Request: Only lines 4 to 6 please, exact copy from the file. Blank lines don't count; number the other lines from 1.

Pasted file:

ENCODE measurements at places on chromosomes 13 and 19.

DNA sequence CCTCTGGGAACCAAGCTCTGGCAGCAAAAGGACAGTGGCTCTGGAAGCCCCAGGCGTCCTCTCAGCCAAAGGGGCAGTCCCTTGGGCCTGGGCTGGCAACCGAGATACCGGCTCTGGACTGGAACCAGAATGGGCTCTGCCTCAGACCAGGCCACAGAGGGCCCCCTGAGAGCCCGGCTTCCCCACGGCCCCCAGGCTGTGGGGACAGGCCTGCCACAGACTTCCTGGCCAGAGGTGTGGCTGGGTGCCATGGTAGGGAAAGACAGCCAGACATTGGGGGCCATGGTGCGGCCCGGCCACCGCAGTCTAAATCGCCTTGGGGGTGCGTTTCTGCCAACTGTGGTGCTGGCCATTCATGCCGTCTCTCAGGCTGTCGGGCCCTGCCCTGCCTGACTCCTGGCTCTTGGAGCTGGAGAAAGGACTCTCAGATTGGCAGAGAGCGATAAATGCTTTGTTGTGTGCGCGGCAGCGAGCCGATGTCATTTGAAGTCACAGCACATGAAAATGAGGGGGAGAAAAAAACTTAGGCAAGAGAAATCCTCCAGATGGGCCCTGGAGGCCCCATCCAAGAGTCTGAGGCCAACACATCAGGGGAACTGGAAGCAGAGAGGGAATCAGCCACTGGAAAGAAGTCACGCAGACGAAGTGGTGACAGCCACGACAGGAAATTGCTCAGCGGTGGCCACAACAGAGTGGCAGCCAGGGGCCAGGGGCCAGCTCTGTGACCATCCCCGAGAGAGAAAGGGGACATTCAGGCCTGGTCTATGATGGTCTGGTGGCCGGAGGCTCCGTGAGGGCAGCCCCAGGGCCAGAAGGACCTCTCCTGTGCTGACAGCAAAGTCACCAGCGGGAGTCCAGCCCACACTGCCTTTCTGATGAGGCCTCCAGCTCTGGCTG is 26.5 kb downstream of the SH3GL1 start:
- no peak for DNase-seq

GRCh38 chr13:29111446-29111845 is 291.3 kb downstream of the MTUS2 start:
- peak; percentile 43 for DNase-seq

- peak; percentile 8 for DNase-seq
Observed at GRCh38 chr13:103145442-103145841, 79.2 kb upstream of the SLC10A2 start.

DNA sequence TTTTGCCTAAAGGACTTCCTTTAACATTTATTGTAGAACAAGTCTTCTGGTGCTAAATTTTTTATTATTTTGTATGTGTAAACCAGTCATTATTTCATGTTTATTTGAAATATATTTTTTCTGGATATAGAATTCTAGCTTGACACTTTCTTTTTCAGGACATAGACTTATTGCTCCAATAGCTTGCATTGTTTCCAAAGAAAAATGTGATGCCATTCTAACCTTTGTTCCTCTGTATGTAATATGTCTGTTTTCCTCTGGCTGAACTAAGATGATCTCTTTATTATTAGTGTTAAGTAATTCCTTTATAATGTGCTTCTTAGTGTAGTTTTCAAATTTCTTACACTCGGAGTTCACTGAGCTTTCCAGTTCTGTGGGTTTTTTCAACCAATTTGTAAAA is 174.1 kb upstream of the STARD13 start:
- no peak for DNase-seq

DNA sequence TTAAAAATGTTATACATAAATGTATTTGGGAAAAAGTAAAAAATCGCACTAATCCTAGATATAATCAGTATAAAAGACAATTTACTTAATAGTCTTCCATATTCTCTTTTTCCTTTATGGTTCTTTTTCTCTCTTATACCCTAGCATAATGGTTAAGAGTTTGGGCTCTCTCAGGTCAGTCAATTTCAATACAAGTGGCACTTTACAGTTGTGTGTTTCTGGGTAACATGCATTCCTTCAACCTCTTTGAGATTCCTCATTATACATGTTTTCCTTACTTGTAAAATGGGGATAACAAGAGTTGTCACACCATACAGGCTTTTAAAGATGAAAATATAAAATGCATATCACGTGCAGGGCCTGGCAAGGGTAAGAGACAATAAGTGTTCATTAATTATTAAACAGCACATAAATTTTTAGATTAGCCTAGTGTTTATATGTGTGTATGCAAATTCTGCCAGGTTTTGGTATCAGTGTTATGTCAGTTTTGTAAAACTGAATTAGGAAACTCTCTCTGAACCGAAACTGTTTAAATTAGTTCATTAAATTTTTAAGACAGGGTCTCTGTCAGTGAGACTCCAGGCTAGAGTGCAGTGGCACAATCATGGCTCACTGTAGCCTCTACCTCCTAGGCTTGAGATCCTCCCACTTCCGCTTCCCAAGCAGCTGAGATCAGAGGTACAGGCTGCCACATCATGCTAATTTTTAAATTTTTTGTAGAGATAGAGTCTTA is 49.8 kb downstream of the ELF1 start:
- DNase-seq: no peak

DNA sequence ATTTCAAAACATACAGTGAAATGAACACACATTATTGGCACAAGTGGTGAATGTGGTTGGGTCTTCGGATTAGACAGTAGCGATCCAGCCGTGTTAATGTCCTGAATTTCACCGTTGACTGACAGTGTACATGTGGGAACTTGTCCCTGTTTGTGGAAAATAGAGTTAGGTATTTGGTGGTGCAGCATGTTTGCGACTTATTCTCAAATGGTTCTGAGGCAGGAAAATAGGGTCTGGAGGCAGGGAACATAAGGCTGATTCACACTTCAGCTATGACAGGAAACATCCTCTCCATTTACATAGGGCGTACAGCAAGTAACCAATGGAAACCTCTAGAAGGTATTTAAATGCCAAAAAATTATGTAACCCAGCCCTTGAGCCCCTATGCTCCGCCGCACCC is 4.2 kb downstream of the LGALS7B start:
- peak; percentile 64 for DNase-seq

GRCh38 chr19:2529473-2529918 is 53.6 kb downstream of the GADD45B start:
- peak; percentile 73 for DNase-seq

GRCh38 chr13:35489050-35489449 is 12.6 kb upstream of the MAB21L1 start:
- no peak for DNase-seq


GRCh38 chr13:29111446-29111845 is 291.3 kb downstream of the MTUS2 start:
- peak; percentile 43 for DNase-seq

- peak; percentile 8 for DNase-seq